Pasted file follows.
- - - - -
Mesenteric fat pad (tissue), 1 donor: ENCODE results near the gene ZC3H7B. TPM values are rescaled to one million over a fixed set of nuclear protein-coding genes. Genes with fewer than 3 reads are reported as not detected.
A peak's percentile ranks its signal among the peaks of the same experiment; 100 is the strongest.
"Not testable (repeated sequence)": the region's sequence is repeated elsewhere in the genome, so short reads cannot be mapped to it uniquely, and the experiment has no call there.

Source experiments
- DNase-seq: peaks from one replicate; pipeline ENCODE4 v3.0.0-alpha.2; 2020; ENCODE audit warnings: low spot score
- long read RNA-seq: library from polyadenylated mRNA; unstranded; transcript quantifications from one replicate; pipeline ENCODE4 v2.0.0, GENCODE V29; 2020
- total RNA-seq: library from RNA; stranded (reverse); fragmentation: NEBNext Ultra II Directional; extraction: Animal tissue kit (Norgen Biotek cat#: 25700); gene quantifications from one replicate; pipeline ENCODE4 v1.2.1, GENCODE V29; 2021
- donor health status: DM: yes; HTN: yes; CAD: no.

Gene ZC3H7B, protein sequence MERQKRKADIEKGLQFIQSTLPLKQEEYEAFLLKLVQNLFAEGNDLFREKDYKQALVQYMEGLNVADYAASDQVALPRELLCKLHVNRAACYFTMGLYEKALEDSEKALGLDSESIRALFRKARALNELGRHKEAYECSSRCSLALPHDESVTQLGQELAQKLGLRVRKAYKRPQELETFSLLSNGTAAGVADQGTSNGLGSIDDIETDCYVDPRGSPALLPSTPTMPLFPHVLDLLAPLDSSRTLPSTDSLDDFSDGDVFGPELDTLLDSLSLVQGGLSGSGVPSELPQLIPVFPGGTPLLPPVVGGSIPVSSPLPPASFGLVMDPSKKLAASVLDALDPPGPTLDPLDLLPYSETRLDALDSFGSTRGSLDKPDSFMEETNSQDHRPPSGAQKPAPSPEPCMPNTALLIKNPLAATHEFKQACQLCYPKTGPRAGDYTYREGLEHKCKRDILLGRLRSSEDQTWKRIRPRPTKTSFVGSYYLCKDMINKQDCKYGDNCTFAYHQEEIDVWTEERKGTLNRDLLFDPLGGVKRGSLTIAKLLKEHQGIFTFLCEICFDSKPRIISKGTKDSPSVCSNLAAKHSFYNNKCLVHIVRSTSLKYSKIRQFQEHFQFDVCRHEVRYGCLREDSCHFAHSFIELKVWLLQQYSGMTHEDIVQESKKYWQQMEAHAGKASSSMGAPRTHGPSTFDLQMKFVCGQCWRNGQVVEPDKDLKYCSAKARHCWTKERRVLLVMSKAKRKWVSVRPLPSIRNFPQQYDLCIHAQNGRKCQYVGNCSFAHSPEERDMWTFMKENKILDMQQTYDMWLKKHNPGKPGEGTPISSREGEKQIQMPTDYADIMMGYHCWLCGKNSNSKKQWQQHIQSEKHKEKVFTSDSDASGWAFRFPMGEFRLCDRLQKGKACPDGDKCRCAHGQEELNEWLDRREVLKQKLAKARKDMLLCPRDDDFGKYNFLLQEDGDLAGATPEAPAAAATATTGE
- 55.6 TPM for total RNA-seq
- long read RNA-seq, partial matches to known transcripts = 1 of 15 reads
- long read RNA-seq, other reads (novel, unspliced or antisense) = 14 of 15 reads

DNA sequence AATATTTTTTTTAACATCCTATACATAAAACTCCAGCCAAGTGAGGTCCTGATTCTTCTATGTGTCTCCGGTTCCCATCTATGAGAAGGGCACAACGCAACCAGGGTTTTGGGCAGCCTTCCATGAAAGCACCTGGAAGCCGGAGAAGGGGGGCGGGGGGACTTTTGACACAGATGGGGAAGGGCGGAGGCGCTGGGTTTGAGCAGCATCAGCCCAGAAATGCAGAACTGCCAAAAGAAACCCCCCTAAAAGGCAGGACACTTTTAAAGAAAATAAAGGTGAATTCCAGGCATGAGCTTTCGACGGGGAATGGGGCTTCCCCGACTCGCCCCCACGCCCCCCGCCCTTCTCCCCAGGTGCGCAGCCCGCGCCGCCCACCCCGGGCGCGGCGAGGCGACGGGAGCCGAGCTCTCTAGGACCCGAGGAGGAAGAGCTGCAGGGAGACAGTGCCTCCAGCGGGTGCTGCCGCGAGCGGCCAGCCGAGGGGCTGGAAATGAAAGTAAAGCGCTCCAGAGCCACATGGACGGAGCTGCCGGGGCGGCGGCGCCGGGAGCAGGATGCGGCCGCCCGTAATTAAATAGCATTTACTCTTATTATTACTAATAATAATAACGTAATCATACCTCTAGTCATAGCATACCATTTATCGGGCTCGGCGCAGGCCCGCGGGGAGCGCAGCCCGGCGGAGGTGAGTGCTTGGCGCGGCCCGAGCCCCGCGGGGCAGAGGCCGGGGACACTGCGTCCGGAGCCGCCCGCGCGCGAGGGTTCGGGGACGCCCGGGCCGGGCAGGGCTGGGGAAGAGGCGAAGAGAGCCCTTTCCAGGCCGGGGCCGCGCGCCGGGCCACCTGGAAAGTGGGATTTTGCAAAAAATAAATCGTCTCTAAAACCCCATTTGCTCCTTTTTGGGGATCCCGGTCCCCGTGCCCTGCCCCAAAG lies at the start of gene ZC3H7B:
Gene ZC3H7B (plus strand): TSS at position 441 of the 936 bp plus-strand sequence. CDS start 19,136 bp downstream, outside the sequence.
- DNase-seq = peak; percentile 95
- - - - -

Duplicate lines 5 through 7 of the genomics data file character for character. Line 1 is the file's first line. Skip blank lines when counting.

- DNase-seq: peaks from one replicate; pipeline ENCODE4 v3.0.0-alpha.2; 2020; ENCODE audit warnings: low spot score
- long read RNA-seq: library from polyadenylated mRNA; unstranded; transcript quantifications from one replicate; pipeline ENCODE4 v2.0.0, GENCODE V29; 2020
- total RNA-seq: library from RNA; stranded (reverse); fragmentation: NEBNext Ultra II Directional; extraction: Animal tissue kit (Norgen Biotek cat#: 25700); gene quantifications from one replicate; pipeline ENCODE4 v1.2.1, GENCODE V29; 2021